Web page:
On the initial run in Q3, Hamilton was ahead of Raikkonen by over three-tenths, with Raikkonen ahead slightly of Bottas, and Vettel close behind. Palmer, having driven very well, unfortunately suffered a car failure that meant he didn’t post a time. On the final runs, everyone improved dramatically except Raikkonen (damn it), who screwed up and ended up 4th, when he really should’ve been 2nd. Vettel, however, set up a very tasty front row, just behind Hamilton, and Bottas is 3rd.

For the record, Hamilton has equalled Schumacher’s 68 pole positions.

Behind the quartet at the front Red Bull are again on the third row, Verstappen fastest, Hulkenberg starts off 7th, Perez and Ocon are next, and Palmer should be 10th (unsure if he’ll have any penalties, though).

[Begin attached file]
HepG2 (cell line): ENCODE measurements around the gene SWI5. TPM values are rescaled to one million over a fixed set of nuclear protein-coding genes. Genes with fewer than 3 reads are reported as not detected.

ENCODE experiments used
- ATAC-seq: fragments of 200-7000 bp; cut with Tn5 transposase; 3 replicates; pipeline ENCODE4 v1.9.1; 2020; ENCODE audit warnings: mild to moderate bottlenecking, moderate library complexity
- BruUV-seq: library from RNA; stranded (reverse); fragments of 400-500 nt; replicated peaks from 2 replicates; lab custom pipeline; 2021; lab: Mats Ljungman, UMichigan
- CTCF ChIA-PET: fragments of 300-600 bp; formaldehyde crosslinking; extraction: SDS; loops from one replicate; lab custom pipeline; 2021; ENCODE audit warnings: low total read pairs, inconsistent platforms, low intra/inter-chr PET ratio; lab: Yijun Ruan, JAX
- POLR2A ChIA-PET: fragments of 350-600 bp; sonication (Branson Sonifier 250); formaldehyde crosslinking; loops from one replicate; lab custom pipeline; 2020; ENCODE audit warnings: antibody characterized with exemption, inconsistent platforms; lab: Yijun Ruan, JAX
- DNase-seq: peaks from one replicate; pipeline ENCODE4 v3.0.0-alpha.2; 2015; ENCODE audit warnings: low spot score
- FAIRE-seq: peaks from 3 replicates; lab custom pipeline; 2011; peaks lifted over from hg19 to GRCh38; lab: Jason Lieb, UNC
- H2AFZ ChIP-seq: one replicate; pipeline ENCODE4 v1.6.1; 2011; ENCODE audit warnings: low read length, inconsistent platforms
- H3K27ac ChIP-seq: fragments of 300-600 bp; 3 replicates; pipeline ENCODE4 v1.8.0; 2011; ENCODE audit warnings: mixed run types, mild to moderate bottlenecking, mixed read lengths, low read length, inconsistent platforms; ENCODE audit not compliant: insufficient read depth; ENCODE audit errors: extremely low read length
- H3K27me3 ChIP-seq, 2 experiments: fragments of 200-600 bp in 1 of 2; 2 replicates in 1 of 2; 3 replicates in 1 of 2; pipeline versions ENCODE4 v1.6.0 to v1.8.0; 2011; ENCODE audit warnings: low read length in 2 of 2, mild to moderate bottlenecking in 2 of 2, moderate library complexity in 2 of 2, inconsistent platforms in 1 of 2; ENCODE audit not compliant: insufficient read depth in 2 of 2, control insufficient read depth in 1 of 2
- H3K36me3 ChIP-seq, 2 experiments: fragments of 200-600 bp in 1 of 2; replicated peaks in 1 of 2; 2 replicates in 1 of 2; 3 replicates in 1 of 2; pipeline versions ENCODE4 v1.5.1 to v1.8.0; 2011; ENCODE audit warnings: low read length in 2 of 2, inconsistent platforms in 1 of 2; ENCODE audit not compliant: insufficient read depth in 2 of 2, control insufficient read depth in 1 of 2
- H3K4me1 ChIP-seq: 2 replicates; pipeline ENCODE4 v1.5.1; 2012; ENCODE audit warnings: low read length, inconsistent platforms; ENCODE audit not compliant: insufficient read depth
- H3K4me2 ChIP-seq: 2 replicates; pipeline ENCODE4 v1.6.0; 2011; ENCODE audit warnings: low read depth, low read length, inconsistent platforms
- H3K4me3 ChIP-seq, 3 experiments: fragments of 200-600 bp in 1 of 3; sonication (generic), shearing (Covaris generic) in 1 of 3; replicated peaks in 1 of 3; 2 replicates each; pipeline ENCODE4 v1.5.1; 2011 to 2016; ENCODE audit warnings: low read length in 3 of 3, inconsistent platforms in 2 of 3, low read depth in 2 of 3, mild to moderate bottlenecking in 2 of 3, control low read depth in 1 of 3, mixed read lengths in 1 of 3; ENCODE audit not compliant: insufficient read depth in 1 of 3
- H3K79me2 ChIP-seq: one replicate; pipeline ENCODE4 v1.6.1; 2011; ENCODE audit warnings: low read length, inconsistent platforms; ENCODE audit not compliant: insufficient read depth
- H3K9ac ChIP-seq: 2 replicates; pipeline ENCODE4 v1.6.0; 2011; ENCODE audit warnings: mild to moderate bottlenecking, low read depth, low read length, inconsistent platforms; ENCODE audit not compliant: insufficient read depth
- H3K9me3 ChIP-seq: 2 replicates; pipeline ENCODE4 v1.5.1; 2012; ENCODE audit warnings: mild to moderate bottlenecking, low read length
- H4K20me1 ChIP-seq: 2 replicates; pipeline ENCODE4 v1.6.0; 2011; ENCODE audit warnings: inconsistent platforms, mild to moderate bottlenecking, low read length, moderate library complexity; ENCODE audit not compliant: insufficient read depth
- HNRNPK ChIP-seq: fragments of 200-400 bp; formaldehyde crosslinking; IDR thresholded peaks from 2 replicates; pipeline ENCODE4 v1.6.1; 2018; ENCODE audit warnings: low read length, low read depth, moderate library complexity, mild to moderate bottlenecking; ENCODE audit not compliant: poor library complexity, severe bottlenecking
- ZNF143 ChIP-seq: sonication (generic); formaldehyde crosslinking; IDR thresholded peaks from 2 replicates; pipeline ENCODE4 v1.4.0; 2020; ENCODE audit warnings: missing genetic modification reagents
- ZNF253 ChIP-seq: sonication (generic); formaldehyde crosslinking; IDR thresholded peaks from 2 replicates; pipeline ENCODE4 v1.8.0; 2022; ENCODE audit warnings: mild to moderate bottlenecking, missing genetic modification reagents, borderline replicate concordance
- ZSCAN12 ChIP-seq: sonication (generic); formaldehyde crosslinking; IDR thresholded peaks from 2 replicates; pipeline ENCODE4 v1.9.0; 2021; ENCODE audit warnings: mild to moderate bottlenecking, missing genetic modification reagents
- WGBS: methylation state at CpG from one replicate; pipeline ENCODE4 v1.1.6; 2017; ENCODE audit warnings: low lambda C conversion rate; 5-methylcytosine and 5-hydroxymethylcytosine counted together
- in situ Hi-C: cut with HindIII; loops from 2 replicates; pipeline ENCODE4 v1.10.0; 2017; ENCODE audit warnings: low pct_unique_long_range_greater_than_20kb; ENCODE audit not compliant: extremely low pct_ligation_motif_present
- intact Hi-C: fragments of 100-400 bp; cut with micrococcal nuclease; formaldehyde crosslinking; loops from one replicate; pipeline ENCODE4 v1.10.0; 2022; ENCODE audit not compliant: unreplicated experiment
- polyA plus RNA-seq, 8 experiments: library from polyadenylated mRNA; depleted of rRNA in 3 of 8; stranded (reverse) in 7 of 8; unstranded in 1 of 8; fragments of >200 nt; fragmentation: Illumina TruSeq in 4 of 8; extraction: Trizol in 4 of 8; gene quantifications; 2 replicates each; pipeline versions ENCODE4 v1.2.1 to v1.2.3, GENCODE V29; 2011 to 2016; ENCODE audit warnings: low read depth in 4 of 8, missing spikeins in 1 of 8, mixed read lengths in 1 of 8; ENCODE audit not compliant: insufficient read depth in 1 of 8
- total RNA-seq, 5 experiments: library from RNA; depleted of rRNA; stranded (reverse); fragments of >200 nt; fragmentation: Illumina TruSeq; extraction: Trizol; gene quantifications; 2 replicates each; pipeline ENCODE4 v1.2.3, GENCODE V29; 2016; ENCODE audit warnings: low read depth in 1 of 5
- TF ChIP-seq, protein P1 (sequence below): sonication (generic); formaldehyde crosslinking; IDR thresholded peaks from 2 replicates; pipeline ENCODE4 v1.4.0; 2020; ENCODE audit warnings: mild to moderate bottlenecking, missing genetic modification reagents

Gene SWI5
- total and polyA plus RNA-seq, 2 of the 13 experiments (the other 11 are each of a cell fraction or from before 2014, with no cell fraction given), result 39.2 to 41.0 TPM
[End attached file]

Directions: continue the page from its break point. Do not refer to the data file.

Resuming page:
As an aside, an early bet I considered but didn’t back was Hulkenberg top 6 at 3.5, so it’ll be interesting to see how much those odds have changed. Also worth noting that the Ferrari, in practice, appeared faster on the long runs.

My first thoughts on potential bets were:
Ferrari top score
Ferrari double podium
Raikkonen fastest lap
Hulkenberg top 6 [maybe match with LadEx all top six drivers to score points]
Force India double score

Ferrari are just 2.5 for a double podium. Too tight for me.

Raikkonen is 6 for fastest lap. That’s somewhat interesting. The Ferrari looked good on long runs and he has a great record at Spa.

Force India are 1.53 for a double points finish. Very likely, but the odds aren’t great.